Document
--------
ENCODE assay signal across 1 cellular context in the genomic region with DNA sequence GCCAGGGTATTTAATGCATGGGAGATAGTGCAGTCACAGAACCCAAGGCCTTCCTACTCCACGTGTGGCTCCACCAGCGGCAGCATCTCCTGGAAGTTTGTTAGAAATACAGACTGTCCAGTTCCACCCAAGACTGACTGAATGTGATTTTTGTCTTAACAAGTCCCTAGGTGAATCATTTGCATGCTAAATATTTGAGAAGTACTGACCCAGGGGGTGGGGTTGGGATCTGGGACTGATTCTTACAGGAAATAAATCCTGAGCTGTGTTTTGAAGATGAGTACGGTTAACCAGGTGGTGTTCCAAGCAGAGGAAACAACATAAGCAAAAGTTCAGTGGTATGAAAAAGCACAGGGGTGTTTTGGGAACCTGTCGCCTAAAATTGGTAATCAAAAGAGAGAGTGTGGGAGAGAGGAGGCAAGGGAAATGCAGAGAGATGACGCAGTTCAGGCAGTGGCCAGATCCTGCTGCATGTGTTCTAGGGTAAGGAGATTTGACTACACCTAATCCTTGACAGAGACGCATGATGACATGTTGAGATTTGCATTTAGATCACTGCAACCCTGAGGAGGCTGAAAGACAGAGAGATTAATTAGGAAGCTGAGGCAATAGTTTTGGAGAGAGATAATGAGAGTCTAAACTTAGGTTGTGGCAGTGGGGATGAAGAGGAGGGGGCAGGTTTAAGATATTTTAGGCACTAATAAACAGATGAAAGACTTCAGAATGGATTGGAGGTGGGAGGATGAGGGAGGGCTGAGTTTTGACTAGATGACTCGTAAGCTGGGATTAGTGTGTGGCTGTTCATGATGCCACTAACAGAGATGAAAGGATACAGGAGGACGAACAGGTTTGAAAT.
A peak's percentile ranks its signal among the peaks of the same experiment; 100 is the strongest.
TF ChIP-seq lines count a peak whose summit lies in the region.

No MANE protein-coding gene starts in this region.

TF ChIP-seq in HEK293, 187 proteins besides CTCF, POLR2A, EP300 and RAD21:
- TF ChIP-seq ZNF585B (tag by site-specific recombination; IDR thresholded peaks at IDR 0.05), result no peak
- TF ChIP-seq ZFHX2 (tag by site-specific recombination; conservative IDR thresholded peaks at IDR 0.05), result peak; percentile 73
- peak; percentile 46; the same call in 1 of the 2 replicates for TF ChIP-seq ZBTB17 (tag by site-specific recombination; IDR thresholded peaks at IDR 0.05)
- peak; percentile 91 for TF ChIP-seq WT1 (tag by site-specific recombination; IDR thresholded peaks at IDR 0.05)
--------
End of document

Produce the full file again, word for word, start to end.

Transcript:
ENCODE assay signal across 1 cellular context in the genomic region with DNA sequence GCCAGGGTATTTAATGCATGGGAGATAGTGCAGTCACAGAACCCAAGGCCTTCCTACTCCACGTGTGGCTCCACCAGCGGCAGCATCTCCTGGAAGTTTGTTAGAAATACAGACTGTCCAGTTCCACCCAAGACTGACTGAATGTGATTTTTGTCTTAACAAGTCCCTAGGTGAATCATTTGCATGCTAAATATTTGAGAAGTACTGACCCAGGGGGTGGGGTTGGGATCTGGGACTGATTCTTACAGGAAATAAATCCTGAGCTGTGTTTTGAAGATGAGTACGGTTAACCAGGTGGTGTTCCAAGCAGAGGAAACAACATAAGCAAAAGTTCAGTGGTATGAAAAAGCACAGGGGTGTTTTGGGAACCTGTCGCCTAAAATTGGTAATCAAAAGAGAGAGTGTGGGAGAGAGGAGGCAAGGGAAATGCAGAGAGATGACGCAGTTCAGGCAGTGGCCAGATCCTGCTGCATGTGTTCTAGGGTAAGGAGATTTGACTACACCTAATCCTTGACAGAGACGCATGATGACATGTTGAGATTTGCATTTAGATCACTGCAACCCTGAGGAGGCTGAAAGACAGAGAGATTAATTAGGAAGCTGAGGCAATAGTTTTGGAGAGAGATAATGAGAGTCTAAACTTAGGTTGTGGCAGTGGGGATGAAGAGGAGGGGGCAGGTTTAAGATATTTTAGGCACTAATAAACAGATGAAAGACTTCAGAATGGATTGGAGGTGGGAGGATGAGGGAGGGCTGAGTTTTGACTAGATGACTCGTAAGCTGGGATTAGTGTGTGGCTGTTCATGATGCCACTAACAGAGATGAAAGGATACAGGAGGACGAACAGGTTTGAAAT.
A peak's percentile ranks its signal among the peaks of the same experiment; 100 is the strongest.
TF ChIP-seq lines count a peak whose summit lies in the region.

No MANE protein-coding gene starts in this region.

TF ChIP-seq in HEK293, 187 proteins besides CTCF, POLR2A, EP300 and RAD21:
- TF ChIP-seq ZNF585B (tag by site-specific recombination; IDR thresholded peaks at IDR 0.05), result no peak
- TF ChIP-seq ZFHX2 (tag by site-specific recombination; conservative IDR thresholded peaks at IDR 0.05), result peak; percentile 73
- peak; percentile 46; the same call in 1 of the 2 replicates for TF ChIP-seq ZBTB17 (tag by site-specific recombination; IDR thresholded peaks at IDR 0.05)
- peak; percentile 91 for TF ChIP-seq WT1 (tag by site-specific recombination; IDR thresholded peaks at IDR 0.05)